Tuesday, August 15, 2006
'The most dangerous two miles in America'
Drive up and down the New Jersey Turnpike, and it's easy to see why this state is a potential playground for terrorists. There is a two mile stretch from Newark Airport to Port Elizabeth that terrorism experts have dubbed, "The most dangerous two miles in America."

"It's the consequence that frankly scares the pants off of us, when you think about what might happen in such a congested area," says New Jersey Homeland Security Director Richard Canas.

New Jersey is the most densely populated state in the country. And on this particular swath of land there are hundreds of potential terrorist targets -- chemical plants, rail yard, rail lines, refineries, an international airport, and the third largest port in the country, Port Elizabeth.

If a terrorist were to strike one of the many chlorine gas plants here, how much damage could he do?

Canas says a worst-case attack would bring lethal harm to more than 12 million people in a 14 mile radius. Even so, he's most concerned about the port itself. More than four million containers arrive there every year. But they are only inspected on the way out, not on the way in.

Clark Kent Ervin, a CNN security analyst and former inspector general of DHS, says New Jersey needs more money, better technology, and tighter perimeter security to really protect itself.

Canas tells me he has asked the federal government for $800 million to secure the state, but only got 10 percent of that. So he's forced to rely on tips from the public to keep safe. This year, his homeland security department received only one tip about a suspicious vessel.

What makes the chemical plants vulnerable?

Canas says only a fraction of the security requirements are mandated by the state of New Jersey. Most policing is left up to the plants themselves.

I spent some time yesterday in Kearny, New Jersey, where many of the potential targets fall. I talked to Deputy Police Chief Jack Corbett, who told me, "We have adequate patrols there. Could we staff that area 24 hours a day with 100 people to try and keep terrorists away? I don't think that's possible."

The railways in the area are another concern. Given the passenger train bombings in India and London, Canas has added rail marshals and is increasing training for transit police.

After hearing about all these vulnerabilities, I wonder how much will be enough when it comes to deterring terrorism.
Posted By Randi Kaye, CNN Correspondent: 2:46 PM ET
Again, I will repeat what I sent earlier. There is no way it will EVER be feasibly possible for the US govt to monitor, track and deal with every possible conceivable scenario, target or situation. And, shame on people like Lamont of CT and other politicians who use this fiscal impossibility as a way to win votes this November. We are going to have to face the fact - the US is too big, too unstructured and not socialistic enough like Britain or Canada to ever post cameras in key strategic places. You have real problems with civil liberties vs safety. Until you deal with the civil liberties, you cannot have your cake (ultimate terrorist free zones) and eat it too (no more terrorist acts in the US). I also cringe when I think about allowing the govt to "wiretap" without legal permission, but I have nothing to hide, so what is the issue? Why not put up cameras everywhere in NY city, you might catch more illegal activity than you would terrorist activity - is that such a bad thing? But as a Canadian living in the US, I'm a weird balance between socialist political views and the middle of the road conservative ideals of the US. Side note: when is the US going to allow free health care for all uuuuggghhhh! Aren't you tired of paying horrendous amounts of money for health insurance, hospital costs, and seeing the poor and indigent suffer needlessly? Sorry, side rant.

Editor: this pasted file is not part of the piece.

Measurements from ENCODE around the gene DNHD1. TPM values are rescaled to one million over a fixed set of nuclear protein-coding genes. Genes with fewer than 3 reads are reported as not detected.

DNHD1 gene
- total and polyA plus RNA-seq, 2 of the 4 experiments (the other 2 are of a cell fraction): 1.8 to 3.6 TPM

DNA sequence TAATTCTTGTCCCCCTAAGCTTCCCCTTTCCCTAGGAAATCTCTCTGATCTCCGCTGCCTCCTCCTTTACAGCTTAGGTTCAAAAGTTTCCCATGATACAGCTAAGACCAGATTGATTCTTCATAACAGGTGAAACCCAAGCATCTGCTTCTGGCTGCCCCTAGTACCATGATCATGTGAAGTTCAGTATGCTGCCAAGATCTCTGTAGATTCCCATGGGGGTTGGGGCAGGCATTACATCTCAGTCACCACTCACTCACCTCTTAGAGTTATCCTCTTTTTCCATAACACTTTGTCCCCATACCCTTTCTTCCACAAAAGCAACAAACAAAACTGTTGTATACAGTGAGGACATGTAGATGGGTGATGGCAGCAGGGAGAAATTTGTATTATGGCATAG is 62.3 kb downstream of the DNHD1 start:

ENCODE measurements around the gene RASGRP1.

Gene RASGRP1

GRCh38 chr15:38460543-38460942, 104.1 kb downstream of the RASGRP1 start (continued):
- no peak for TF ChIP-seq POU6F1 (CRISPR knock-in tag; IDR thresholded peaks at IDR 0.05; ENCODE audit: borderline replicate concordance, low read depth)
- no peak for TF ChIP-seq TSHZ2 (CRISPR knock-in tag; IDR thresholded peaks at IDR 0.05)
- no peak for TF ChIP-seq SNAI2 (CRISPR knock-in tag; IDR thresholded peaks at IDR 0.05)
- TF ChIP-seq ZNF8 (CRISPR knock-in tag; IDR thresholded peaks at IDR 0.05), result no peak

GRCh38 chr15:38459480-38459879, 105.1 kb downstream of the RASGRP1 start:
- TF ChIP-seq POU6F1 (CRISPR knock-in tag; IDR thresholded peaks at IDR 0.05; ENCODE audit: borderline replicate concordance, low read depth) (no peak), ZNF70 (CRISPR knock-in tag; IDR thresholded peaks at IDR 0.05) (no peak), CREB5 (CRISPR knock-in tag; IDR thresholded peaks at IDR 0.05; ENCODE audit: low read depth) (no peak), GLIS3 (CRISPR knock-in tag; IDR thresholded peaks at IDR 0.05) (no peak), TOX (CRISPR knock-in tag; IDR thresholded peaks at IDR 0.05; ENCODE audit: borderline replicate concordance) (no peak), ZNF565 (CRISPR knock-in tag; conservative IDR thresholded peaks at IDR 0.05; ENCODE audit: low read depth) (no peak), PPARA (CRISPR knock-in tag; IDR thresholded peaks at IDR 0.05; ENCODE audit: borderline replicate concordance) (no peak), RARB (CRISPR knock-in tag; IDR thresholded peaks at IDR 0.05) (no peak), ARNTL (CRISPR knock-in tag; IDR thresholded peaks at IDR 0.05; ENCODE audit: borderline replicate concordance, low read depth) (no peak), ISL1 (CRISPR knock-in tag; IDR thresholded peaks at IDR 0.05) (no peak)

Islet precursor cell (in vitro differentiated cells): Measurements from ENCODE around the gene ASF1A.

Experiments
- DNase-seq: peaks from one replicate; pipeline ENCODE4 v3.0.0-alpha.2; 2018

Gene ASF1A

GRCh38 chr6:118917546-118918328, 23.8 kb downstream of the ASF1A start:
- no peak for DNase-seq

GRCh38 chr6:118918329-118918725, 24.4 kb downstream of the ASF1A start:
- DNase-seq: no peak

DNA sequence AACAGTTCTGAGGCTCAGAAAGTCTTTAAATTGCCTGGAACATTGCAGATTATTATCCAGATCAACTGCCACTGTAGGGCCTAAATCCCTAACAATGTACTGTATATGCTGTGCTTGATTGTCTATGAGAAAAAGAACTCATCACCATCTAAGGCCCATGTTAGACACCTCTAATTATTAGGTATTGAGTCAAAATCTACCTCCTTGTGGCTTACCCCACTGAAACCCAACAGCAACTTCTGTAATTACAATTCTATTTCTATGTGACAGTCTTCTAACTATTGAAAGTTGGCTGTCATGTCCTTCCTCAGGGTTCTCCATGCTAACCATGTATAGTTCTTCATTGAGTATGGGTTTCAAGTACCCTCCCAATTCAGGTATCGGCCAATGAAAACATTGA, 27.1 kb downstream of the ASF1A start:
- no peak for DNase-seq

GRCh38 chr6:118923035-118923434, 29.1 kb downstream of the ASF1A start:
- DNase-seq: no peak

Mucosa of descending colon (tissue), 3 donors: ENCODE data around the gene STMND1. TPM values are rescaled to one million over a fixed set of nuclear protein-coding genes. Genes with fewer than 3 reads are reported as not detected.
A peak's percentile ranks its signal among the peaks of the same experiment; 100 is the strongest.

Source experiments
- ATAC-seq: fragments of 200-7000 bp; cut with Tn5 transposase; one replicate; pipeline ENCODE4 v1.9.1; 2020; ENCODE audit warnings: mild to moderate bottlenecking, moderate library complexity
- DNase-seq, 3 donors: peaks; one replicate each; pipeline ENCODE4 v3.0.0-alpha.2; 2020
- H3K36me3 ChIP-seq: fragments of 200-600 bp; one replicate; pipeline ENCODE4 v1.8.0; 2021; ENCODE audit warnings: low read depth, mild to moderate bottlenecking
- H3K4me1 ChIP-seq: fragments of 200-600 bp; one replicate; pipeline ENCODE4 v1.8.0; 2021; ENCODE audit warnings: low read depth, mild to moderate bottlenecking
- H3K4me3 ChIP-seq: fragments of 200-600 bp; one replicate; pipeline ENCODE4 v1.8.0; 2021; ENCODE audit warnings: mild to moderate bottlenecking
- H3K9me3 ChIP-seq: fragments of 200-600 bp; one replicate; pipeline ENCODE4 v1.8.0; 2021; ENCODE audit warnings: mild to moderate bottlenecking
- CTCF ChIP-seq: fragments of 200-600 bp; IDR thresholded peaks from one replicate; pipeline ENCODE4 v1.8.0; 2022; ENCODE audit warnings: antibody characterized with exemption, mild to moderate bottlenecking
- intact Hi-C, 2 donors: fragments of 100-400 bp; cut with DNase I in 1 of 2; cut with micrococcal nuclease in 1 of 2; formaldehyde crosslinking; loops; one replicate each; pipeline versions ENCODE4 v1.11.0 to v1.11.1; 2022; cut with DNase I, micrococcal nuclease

Posted By Anonymous Tracy, Summerville, SC : 3:03 PM ET
About camera surveillance:

You have nothing to hide, and I have nothing to hide, but what will be considered illegal in the future and how easy is it for something innocent to be taken out of context?

Issues and policy change all the time and I think what most peole worry over is that the more power you give a government, the more danger the public is in if that govrenment turns corrupt.
Posted By Anonymous Kristin, Western Texas : 3:51 PM ET
When is the news media going to stop telling the world about the weaknesses of America and how to attack them? Whatever happened to the "Loose lips sink ships" mentality?
Posted By Anonymous Terrie, Reno,NV : 3:52 PM ET
I looked at my calendar and I didn't notice that this is "National Give Your Viewers Acute Anxiety Week." But I see that CNN has upgraded that to "Scare the Bejesus Out of Our Viewers Week!"
First Tom, then Sean, and now you, Randi. Couldn't you all have gotten together and combined your three doomsday scenarios into one apocalyptic blog and gotten it over with? For the sake of our nervous systems.
Posted By Anonymous Diane, Long Island, NY : 4:12 PM ET
To Tracy, I have problems acting thinking this is just another scenario. I sure dont like having the most densely populated area sitting next to chemical plant somewhat unprotected. Lets pray there aren't many scenario's that could lead to 12 million deaths in a 14 mile radius, if this is "just another scenario" then I suppose I have much more to fear than I thought.
Posted By Anonymous Ben Morgan, Virginia Beach VA : 4:18 PM ET